Next is a Large Troll with Club (minus the club) from Asgard (Fantasy Monsters FM66), a TSR troll (AD&D Monster Tribes 5305), and a very similarly posed Grenadier troll from the Horrors of the Marsh boxed set (Dragon Lords 2010).

A Ral Partha Troll (AD&D Monsters 11-408), and a pair of Grenadier Trolls (Julie Guthrie 706) are next.

The Ral Partha troll in particular bears the characteristics of the classic troll from the AD&D Monster Manual. The AD&D troll was obviously modeled after the troll from Three Hearts and Three Lions by Poul Anderson (which may in turn have been influenced from elsewhere?).

I also have the Grenadier Denizens of the Swamp troll that is even closer in appearance to the Sutherland illustration from the Monster Manual, but unfortunately it suffered an accident while I was gathering up all my troll miniatures for photography.

More Ral Partha trolls include True Trolls (Personalities and Things that go Bump in the Night 01-063), and a Hill Troll (Personalities and Things that go Bump in the Night 01-010 v2).

Some unconventional trolls are the Archive Bridge Troll (Middle Earth 540), and the Ral Partha Draken (Personalities and Things that go Bump in the Night 01-123).

The figures are kind of similar, and remind me a bit of the Fremont Troll.

More unconventional trolls are the Uz of Glorantha. From left to right are a Trollkin with Spear, Trollkin with Sling, and Dark Troll with Large Axe from the Citadel Trolls and Trollkin box set (Runequest Box 3). The final figure is a Troll Adventurer from the Citadel Adventurers box set (Runequest Box 2).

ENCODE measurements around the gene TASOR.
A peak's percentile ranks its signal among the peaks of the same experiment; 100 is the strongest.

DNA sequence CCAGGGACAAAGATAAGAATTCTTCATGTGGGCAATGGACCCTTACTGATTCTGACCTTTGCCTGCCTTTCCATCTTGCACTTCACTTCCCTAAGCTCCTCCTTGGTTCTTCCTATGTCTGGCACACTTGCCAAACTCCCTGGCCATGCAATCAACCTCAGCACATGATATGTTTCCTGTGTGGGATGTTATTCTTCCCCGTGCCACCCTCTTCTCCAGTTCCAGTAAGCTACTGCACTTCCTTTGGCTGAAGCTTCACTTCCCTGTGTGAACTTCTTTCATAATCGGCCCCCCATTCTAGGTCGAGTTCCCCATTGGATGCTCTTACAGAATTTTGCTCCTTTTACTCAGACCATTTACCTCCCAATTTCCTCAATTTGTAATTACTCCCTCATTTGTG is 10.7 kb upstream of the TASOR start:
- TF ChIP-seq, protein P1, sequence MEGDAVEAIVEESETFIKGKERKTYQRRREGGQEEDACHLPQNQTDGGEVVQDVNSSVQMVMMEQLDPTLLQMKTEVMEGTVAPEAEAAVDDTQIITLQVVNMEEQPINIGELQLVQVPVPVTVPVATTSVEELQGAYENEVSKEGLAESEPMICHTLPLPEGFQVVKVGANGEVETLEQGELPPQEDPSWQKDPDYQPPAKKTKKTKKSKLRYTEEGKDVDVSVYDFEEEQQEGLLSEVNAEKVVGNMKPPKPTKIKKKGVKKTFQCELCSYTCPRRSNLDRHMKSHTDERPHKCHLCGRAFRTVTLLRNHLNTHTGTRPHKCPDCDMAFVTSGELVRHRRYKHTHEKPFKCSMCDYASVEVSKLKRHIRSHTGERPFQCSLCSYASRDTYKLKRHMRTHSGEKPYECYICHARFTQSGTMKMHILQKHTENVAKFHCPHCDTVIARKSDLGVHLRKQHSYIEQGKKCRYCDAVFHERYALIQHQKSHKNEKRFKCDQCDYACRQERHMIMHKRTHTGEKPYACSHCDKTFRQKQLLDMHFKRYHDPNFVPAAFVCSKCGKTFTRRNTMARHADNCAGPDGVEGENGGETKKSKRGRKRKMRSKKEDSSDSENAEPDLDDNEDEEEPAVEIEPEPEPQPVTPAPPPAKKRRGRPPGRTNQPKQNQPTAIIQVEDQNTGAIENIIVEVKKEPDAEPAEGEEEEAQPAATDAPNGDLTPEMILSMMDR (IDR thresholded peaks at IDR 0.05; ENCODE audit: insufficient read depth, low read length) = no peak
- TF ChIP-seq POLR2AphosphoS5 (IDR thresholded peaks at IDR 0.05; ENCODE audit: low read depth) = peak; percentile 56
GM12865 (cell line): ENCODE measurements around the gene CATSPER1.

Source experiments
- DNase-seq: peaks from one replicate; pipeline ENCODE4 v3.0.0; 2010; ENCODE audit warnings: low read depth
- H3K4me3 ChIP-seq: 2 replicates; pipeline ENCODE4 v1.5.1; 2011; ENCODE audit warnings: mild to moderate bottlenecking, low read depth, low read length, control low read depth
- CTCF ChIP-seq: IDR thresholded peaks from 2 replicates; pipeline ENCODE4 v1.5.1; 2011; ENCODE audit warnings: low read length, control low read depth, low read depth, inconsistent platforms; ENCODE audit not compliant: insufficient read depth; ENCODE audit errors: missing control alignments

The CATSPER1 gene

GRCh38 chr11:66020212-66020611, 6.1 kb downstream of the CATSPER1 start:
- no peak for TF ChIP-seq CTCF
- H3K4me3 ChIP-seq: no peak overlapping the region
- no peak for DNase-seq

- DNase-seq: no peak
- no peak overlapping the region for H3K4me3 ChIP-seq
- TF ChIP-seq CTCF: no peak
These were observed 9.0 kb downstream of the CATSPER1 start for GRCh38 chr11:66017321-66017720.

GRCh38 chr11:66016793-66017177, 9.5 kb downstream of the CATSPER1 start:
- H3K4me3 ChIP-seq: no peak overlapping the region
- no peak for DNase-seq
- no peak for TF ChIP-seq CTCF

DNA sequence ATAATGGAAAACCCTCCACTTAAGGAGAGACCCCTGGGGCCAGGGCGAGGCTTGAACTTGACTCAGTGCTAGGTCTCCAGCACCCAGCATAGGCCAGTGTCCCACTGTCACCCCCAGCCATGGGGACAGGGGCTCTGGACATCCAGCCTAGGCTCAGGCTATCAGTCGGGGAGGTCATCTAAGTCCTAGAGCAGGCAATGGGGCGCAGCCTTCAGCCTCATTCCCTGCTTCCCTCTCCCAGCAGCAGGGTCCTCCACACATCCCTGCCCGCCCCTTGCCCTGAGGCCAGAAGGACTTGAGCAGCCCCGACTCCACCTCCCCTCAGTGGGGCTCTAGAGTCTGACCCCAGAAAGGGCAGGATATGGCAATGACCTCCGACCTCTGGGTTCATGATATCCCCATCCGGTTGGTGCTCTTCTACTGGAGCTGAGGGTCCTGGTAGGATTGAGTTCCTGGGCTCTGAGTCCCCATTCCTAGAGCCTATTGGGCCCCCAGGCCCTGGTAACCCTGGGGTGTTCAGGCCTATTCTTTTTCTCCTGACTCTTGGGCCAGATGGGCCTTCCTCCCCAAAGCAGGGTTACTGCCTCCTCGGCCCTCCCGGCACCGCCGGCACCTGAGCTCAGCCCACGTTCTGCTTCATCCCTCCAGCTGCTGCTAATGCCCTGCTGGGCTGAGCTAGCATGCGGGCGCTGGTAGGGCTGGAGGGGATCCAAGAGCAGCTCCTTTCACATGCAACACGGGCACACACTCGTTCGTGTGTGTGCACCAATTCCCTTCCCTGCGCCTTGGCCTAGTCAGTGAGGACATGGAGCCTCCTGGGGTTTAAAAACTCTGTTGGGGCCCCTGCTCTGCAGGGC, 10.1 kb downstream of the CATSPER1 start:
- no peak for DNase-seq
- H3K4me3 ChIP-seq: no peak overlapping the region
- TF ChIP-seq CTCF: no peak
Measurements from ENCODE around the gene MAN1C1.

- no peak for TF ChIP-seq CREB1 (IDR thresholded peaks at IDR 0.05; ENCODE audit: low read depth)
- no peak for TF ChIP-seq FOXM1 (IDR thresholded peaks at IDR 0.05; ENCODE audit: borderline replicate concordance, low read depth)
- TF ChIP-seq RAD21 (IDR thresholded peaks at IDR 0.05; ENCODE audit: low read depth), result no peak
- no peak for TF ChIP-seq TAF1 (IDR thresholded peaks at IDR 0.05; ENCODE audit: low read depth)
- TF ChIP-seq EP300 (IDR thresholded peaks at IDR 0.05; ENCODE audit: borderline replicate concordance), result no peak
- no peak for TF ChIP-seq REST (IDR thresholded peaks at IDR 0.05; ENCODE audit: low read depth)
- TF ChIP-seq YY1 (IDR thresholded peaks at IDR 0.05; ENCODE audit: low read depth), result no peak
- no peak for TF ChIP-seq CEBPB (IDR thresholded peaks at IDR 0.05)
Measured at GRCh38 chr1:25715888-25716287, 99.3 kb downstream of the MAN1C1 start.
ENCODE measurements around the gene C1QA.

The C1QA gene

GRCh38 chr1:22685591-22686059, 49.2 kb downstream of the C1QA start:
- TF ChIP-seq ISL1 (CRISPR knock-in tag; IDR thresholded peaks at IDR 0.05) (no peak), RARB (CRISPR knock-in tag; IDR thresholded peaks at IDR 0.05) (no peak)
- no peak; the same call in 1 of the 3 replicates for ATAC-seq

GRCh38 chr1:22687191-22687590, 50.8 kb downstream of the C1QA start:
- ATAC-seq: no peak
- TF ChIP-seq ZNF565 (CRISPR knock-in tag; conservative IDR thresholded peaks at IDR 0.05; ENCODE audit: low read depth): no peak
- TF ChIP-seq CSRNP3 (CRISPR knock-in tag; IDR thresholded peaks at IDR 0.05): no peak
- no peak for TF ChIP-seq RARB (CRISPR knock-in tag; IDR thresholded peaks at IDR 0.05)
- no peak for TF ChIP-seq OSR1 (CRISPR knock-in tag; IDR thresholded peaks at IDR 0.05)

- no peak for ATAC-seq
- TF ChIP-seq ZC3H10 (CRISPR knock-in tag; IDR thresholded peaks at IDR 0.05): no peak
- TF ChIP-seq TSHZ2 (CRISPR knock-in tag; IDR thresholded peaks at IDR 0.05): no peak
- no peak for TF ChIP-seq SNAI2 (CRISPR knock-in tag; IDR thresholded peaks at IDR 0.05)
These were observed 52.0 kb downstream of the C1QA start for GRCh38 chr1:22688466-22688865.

The Runequest trolls seem a bit undersized for their intended scale, since Uz are supposed to be larger than humans, but they're just about right compared to 1/72 humans. The trollkin are okay, but having even smaller ones would be nice.

Additional candidates for trollkin are cave imps from Splintered Light Miniatures. The following miniatures were purchased as part of the Cave Imp Army (BOX21).

The figures look as if they may have been modeled after the Dam troll, and I'm going to paint them up as such. The product line has been sold to C-P Models, but a boxed set appears to still be sold by Splintered Light. I'm not sure if they actually come in a box though, since I received my figures in a single ziploc bag.

Last are my 15mm trolls, with figures from Chariot (GOB10) and Alternative Armies (HOT3) on the left, while to the right is a Splintered Light Troll Throwing Rock (ORC04) and a 25mm Heritage River Troll (Fantasy 1315).

These smaller trolls would be ideal for a low fantasy game in which monsters are not of gigantic proportions.

The Heritage troll is a 25mm figure, but it is barely taller than the SLM troll. The Chariot figure looks like a typical Warhammer troll, while the HOT troll would fit well stylistically with the Olley trolls (while still being unique). I just wish there was a 25mm version of the HOT figure so that it really could be used alongside the Olley trolls.

A nasty-looking troll, brandishing a bloody axe,
blocks all passages out of the room.

1 comment:

Michael said...

In an age when trolls still had noses...

Superb resource- thank you for this!